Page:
A High Court judge has dismissed an unsuccessful bidder's application for summary judgment against three councils over the award of a contract to provide a system for automatic number plate recognition (ANPR) in the Tyneside area.
The judge, Mr Justice Kerr, also lifted the automatic suspension of the contract award by Newcastle City Council.
The ANPR system is needed to enforce a forthcoming mandatory Clean Air Zone (CAZ) in Tyneside. It is used to detect and enforce infringements or non-payment of charges.
The contract covers parts of the geographical areas of two other councils, Gateshead and North Tyneside. These two local authorities put in defences denying any part of the procurement.
The claimant, Neology, contended that all three defendant councils were responsible for the procurement and liable to Neology for Newcastle having conducted it wrongfully. Amongst other things it argued the council’s evaluation panel had fundamentally erred by penalising the company for its responses.
Neology had come third after Siemens Mobility Limited and Systems Engineering Limited (SEL).
Newcastle said the summary judgment application and the claim as a whole were weak and without merit; that damages would be an adequate remedy for Neology but not for the defendants; and that the balance of convenience and justice, including the public interest, favoured lifting the stay.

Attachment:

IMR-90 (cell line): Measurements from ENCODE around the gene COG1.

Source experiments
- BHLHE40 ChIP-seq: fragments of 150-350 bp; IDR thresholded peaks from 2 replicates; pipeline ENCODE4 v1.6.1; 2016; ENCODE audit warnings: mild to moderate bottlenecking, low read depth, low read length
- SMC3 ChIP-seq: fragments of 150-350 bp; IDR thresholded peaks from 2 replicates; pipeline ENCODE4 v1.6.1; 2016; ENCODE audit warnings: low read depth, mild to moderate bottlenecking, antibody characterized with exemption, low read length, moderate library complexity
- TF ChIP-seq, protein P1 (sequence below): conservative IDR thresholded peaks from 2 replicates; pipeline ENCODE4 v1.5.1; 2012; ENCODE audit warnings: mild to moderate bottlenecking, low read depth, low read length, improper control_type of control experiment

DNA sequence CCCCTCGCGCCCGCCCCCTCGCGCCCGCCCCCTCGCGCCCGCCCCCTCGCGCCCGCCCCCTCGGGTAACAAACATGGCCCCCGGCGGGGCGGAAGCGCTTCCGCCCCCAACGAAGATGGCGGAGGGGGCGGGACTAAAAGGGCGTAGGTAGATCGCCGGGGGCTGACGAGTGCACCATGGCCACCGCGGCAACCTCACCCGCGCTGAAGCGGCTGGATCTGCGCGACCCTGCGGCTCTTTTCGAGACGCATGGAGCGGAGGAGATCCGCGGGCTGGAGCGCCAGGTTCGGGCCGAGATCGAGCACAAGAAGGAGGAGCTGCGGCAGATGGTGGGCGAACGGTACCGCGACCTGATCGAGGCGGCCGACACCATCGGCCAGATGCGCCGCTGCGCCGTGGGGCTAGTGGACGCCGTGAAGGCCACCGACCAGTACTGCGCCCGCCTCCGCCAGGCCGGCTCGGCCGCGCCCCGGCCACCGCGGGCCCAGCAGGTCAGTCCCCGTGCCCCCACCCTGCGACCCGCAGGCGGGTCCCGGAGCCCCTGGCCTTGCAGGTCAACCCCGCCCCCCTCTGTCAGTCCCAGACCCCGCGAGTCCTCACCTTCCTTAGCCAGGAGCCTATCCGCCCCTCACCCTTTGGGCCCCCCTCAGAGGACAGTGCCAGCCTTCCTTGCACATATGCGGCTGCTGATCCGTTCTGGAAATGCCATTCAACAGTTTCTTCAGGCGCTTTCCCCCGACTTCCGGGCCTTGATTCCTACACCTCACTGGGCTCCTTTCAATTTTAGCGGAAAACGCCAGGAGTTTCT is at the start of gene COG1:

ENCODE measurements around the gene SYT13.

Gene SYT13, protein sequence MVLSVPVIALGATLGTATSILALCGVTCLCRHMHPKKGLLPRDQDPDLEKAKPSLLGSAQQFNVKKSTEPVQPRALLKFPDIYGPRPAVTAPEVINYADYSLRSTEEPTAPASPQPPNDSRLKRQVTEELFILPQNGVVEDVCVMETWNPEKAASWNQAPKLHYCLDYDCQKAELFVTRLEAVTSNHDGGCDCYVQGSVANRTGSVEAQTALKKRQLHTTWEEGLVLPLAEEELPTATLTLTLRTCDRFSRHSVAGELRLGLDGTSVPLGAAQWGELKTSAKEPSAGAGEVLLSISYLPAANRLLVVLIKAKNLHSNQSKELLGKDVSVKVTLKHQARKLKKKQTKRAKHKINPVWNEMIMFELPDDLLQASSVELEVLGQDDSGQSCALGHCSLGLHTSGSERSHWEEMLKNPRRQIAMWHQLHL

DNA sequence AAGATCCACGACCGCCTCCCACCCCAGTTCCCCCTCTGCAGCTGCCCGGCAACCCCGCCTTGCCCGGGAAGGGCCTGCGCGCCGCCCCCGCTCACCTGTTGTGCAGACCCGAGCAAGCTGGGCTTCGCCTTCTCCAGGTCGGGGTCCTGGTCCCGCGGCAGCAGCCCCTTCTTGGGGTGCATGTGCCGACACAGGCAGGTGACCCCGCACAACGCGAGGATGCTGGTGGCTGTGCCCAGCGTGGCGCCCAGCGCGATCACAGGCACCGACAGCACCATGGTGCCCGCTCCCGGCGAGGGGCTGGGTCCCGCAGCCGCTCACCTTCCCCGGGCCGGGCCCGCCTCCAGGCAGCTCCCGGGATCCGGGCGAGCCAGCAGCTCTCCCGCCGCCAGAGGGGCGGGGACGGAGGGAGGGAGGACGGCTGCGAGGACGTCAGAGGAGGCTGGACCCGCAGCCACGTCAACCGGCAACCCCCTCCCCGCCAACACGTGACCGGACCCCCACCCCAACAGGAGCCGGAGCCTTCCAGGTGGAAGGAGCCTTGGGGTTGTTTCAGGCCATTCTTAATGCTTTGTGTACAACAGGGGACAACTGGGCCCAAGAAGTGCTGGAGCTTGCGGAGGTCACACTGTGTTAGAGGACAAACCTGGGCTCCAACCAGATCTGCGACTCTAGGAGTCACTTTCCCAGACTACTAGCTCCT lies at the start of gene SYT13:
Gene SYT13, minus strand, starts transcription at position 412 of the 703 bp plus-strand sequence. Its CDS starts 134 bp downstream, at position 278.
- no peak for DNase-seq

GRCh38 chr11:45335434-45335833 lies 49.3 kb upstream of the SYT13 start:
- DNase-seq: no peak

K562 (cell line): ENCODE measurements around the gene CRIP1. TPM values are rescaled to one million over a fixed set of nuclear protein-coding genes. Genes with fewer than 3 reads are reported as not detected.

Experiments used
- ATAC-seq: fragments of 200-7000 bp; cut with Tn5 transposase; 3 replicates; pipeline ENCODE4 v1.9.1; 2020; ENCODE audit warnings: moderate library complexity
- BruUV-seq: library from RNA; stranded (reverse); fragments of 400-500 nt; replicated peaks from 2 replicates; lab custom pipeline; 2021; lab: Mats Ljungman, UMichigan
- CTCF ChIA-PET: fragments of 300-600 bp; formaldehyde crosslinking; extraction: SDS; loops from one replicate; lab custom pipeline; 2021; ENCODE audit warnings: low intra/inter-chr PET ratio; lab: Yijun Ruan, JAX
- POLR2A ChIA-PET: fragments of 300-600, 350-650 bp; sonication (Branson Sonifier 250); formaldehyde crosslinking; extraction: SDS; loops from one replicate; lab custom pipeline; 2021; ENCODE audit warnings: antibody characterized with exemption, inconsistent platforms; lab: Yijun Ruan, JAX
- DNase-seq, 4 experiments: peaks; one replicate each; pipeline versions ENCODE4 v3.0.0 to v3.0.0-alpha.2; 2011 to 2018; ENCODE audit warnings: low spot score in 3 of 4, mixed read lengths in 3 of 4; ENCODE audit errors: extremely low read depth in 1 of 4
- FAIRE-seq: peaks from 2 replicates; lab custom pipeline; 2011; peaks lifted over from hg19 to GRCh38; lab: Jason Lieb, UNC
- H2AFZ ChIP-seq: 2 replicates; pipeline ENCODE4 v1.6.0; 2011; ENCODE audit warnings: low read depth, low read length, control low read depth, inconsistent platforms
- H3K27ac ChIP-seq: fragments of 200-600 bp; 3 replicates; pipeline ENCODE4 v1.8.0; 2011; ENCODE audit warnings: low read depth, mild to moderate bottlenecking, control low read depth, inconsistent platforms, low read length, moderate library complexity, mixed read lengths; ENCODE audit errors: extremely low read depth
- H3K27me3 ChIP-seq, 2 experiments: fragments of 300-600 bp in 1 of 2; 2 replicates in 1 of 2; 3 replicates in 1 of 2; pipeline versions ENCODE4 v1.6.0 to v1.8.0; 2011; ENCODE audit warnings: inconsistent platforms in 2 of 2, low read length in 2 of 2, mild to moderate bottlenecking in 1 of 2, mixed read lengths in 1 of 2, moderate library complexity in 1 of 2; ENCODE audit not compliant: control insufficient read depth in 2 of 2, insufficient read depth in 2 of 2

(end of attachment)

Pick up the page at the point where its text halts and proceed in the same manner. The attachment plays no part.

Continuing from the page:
In Neology UK Ltd v The Council of the City of Newcastle Upon Tyne & Ors  EWHC 2958 (TCC) Mr Justice Kerr said he was satisfied that the case was “wholly unsuitable” for summary judgment.
He said he agreed with counsel for the local authorities (Joseph Barrett of 11KBW) that the criticisms made by the claimant were, on closer observation, more in the nature of disagreements with the scoring and with the reasoning underpinning it than instances of breach of principles of equal treatment, transparency and proportionality.
“Neology comes nowhere near administering the knock-out blow to the defence necessary to obtain summary judgment. There is no obvious unfairness or manifest disparity of treatment as between tenderers.”
The judge noted that that the court was, at this stage, essentially looking at (i) the nature of the procurement (ii) the evaluation criteria and their weighting (iii) the wording of the questions asked in the invitation to tender (iv) the claimant's response to the questions asked (v) the numerical scores awarded and (vi) the narrative comments on the claimant's answers, expressed at the time in the feedback letter and later in the outcome report.
“An examination of those matters in the present case reveals no obvious flaw in the conduct of the procurement. [Counsel for Neology’s] eloquent submissions do not persuade me otherwise. Nor does it assist Neology to emphasise, as it did, that disclosure has not yet taken place. Summary judgment must stand on its own two feet, unaided by disclosure.”
For those reasons, the judge dismissed the application for summary judgment.